Jim Giles (reporter)

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Alma mater University of Bristol
University of Oxford
Occupation Journalist
Known for Studies on the Reliability of Wikipedia[1]
Website
www.jimgiles.net[2]

Jim Giles is a journalist and co-founder of MATTER, an online publication specialising in long-form articles on science and technology.

He has written about science, politics and the environment for The Atlantic, the New York Times, Nature,[3][4][5][6][7][8] New Scientist and The Guardian.

Until April 2007, Giles wrote full-time for the journal Nature. In December 2005, he and colleagues published a story that compared the accuracy of science articles in Wikipedia to those in Encyclopaedia Britannica. Peer reviewers recruited by Nature identified an average of four inaccuracies in the Wikipedia articles they examined and an average of around three in articles on the same topics in Britannica.[1] Britannica subsequently criticized the story,[9] prompting Nature to clarify the methodology used[10] to compile the results.[11]

In 2009, Giles asked ten prominent scientists to come together and discuss the future of the Nobel Prizes. The group, which included Tim Hunt, winner of the 2001 Nobel Prize in physiology or medicine, called for the creation of new Nobel prizes for the environment and public health. The group also recommended expanding the medicine prize to include disciplines such as ecology, which are not currently covered by the prize. The group's recommendation were published on 5 October 2009 in an open letter to the Nobel Foundation.

In March 2012, Giles and fellow journalist Bobbie Johnson completed a successful "Kickstarter" campaign for MATTER, a new science and technology publication. The campaign raised $140,201. MATTER published its first article,[12] a 7,800-word story about a rare neurological condition, in November 2012. It currently publishes monthly.

Giles studied physics at the University of Bristol. He received a master's degree in computational neuroscience from the University of Oxford. Giles initially developed exhibitions at the Science Museum in London, joining Nature in 2001 as a news and features editor and becoming a reporter for the journal in 2003.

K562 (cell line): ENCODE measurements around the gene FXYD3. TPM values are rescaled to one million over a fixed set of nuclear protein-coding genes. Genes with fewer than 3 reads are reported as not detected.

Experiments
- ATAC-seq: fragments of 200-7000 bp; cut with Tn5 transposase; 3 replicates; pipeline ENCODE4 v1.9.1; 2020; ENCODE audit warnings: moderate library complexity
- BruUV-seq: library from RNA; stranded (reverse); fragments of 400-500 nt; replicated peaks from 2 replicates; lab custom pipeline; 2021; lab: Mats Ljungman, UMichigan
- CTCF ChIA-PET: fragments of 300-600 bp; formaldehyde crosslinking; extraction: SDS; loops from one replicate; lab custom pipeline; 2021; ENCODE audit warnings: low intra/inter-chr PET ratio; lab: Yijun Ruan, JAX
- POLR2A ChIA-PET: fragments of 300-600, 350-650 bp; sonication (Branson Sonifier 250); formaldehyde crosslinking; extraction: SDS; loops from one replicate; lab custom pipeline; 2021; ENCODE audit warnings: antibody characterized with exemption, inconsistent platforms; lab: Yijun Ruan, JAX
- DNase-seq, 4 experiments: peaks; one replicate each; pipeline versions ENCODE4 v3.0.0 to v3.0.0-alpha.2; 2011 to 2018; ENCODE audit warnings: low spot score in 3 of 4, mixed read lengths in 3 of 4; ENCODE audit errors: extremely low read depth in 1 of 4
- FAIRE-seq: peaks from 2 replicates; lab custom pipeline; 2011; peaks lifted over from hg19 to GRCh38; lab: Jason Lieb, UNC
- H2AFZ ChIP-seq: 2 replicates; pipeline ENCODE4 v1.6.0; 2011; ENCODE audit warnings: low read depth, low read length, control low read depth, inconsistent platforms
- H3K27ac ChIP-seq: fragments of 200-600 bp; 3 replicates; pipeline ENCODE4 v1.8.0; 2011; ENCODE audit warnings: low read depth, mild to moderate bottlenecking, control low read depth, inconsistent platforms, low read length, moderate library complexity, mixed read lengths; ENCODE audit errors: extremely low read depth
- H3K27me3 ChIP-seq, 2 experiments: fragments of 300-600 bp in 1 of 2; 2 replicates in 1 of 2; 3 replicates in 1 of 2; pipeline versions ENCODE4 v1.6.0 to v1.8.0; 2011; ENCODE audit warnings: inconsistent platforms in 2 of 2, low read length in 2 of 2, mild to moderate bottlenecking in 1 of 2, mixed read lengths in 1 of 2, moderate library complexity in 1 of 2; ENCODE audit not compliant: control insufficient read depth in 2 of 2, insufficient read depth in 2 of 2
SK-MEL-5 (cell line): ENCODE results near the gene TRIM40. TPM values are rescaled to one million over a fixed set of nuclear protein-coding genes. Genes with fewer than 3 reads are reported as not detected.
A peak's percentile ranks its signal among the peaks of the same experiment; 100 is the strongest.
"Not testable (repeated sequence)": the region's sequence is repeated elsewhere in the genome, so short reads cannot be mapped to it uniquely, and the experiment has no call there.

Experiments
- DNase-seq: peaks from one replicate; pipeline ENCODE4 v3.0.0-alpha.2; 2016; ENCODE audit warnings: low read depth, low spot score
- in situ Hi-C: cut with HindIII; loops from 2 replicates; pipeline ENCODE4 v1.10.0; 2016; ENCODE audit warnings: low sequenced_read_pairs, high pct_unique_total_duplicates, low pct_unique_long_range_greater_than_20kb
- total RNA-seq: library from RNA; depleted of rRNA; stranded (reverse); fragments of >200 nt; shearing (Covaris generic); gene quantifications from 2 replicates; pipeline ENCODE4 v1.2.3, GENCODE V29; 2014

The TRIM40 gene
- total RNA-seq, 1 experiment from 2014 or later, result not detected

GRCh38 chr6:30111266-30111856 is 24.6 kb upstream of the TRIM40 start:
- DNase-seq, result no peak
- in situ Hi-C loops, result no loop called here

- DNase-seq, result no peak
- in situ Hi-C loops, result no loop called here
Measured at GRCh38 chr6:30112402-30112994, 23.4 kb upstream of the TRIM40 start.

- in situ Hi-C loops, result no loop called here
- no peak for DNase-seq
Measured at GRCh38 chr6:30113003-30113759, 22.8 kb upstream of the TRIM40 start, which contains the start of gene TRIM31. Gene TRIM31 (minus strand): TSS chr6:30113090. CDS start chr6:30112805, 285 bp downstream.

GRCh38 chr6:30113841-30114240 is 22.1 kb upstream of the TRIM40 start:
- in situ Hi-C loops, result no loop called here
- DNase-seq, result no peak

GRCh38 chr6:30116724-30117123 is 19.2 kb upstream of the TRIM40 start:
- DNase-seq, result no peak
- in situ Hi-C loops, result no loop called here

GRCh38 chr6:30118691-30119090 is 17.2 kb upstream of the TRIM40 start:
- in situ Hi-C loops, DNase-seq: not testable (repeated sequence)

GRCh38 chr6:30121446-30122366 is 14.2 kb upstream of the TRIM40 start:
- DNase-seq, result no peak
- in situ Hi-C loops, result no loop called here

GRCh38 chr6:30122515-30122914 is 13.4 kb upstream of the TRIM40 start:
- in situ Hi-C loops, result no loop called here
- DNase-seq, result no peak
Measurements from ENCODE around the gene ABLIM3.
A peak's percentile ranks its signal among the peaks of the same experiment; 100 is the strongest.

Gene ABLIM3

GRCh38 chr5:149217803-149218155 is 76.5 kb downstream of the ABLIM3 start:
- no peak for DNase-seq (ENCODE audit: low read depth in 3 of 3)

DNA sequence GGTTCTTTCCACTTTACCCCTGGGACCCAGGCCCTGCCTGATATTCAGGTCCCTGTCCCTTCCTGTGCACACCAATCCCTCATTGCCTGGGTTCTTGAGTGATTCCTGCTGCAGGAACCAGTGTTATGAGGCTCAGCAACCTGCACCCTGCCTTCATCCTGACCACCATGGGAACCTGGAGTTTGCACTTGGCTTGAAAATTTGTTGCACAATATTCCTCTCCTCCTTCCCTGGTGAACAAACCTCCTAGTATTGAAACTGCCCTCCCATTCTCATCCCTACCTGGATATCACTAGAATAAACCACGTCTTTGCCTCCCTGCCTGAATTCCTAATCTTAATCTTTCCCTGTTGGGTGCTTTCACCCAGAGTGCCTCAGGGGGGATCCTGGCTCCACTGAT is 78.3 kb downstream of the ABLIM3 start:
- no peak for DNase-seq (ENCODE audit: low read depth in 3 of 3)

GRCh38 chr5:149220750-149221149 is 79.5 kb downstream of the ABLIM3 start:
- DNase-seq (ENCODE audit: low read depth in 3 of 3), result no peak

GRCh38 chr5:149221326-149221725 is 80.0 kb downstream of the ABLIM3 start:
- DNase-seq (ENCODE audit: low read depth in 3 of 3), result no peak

References[edit]

  1. ^ a b Giles, J. (2005). "Internet encyclopaedias go head to head". Nature 438 (7070): 900–1. Bibcode:2005Natur.438..900G. doi:10.1038/438900a. PMID 16355180.  edit
  2. ^ Jim Giles on Twitter
  3. ^ Giles, J. (2007). "Key biology databases go wiki: Collaborative approach aims to keep pace with discoveries". Nature 445 (7129): 691. doi:10.1038/445691a. PMID 17301755.  edit
  4. ^ Giles, J. (2005). "Climate science: The dustiest place on Earth". Nature 434 (7035): 816–819. doi:10.1038/434816a. PMID 15829933.  edit
  5. ^ Giles, J. (2012). "Going paperless: The digital lab". Nature 481 (7382): 430–431. doi:10.1038/481430a. PMID 22281576.  edit
  6. ^ Giles, J. (2012). "Finding philanthropy: Like it? Pay for it". Nature 481 (7381): 252–253. doi:10.1038/481252a. PMID 22258587.  edit
  7. ^ Giles, J. (2011). "Social science lines up its biggest challenges". Nature 470 (7332): 18–19. doi:10.1038/470018a. PMID 21293348.  edit
  8. ^ Giles, J. (2007). "Court case to reclaim confidential data". Nature 446 (7138): 838–839. doi:10.1038/446838a. PMID 17443147.  edit
  9. ^ http://corporate.britannica.com/britannica_nature_response.pdf Fatally Flawed Refuting the recent study on encyclopedic accuracy by the journal Nature: Encyclopædia Britannica, Inc. March 2006
  10. ^ http://www.nature.com/nature/britannica/index.html Nature's responses to Encyclopaedia Britannica
  11. ^ Anon (2006). "Britannica attacks ... and we respond". Nature 440 (7084): 582. doi:10.1038/440582b. PMID 16572128.  edit
  12. ^ https://www.readmatter.com/a/do-no-harm/preview/